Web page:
Sunday, 27 May 2018 02:38

Latecomer Uber Eats leads field in growing meal delivery services market


Nearly two million Australians aged 14 or over use Uber Eats, Menulog/ and Deliveroo, or one of the many other meal delivery services, in an average three months, according to new research by Roy Morgan.

Roy Morgan chief executive Michelle Levine says many of the new meal delivery services are a product of the so-called "gig economy"  and this is particularly applicable to “market leading” Uber Eats, despite it having started up after the others.

She says Uber Eats is already the leading meal delivery service for so-called "Metrotechs", or early adopting predominantly young, single, well-educated, inner-city professionals.

And Levine stresses that although Uber Eats is a newer meal delivery service than other leading brands, launching in Australia just two years ago in April 2016, the service has quickly taken off.

The research reveals that 16.4% of Metrotechs now use Uber Eats in an average three months compared to 13.4% using Menulog/ (the two companies merged in recent years), 7.3% using Deliveroo and 3.8% using Foodora.

According to Roy Morgan, it is unsurprising that city-dwellers (12.6%) are far more likely to have had their meals delivered than those in country areas (4.5%) – and women are marginally more likely to use meal delivery services (10.2%) than men (9.4%).

Roy Morgan also says that Australia’s younger generations have taken keenly to meal delivery services with 16.1% of Millennials/Gen Y — aged 28-42 — having used a meal delivery service in an average three months compared to only 4.5% of Baby Boomers and just 3.6% of Pre-Boomers.

But the research firm says the take-up of meal delivery is not just about age, and certain communities have really taken to it.

It says, as its “unique geo-psychographic segmentation Helix Personas” shows, 22.5% of those living in a “Metrotech community” use meal delivery services – predominantly young, single, well-educated, inner-city professionals.

Levine says meal delivery services have emerged in recent years although there are still only a minority of Australians taking advantage of the new services.

“Almost 2 million Australians now use meal delivery services such as Uber Eats, Menulog,, Deliveroo, Foodora, Lite n’Easy. HelloFresh, Youfoodz, Muscle Meals Direct, Choice Fresh Meats, Weight Watchers, Marley Spoon, Dinner Sorted, My Goodness Organics, Fresh Meals 2 U, Dietlicious, Gourmet Dinner Service, Eat Fit Food, Jenny Craig or Dinner Ladies,” Levine said.

“I’m guessing there may be more meal delivery services than you realised – but Roy Morgan is on top of this exciting new market and measuring the success of these new meal delivery services."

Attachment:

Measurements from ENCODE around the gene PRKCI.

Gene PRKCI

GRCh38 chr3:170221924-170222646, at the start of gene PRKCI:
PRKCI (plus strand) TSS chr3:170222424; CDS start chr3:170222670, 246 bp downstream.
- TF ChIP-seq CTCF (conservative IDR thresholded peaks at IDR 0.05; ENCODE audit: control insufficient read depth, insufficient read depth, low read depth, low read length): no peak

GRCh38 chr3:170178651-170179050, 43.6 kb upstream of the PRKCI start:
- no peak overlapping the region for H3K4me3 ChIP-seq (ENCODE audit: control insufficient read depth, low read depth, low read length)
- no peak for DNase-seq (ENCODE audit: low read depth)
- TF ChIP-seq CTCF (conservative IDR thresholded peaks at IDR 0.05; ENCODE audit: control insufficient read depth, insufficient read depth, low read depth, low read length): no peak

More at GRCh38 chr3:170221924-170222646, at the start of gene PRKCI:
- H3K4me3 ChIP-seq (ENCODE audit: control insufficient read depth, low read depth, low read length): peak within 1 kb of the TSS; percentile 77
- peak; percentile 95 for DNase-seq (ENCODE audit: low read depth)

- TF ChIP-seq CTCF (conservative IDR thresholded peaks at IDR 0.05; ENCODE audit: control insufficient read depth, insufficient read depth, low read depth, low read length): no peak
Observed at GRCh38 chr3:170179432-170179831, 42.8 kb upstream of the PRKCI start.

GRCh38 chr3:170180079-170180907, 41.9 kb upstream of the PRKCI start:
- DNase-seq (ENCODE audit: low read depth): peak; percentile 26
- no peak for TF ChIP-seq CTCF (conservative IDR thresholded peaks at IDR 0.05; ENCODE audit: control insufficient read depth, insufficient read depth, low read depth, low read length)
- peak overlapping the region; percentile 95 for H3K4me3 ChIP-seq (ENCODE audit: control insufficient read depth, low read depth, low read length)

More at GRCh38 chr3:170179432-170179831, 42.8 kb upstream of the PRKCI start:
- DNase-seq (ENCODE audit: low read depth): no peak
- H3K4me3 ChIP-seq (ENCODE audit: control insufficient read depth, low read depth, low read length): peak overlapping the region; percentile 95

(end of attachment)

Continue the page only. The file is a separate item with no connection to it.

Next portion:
26-27 February 2020 | Hilton Brisbane

Connecting the region’s leading data analytics professionals to drive and inspire your future strategy

Leading the data analytics division has never been easy, but now the challenge is on to remain ahead of the competition and reap the massive rewards as a strategic executive.

Do you want to leverage data governance as an enabler?Are you working at driving AI/ML implementation?

Want to stay abreast of data privacy and AI ethics requirements? Are you working hard to push predictive analytics to the limits?

With so much to keep on top of in such a rapidly changing technology space, collaboration is key to success. You don't need to struggle alone, network and share your struggles as well as your tips for success at CDAO Brisbane.

Discover how your peers have tackled the very same issues you face daily. Network with over 140 of your peers and hear from the leading professionals in your industry. Leverage this community of data and analytics enthusiasts to advance your strategy to the next level.

Download the Agenda to find out more


Peter Dinham

Peter Dinham is a co-founder of iTWire and a 35-year veteran journalist and corporate communications consultant. He has worked as a journalist in all forms of media – newspapers/magazines, radio, television, press agency and now, online – including with the Canberra Times, The Examiner (Tasmania), the ABC and AAP-Reuters. As a freelance journalist he also had articles published in Australian and overseas magazines. He worked in the corporate communications/public relations sector, in-house with an airline, and as a senior executive in Australia of the world’s largest communications consultancy, Burson-Marsteller. He also ran his own communications consultancy and was a co-founder in Australia of the global photographic agency, the Image Bank (now Getty Images).



Recent Comments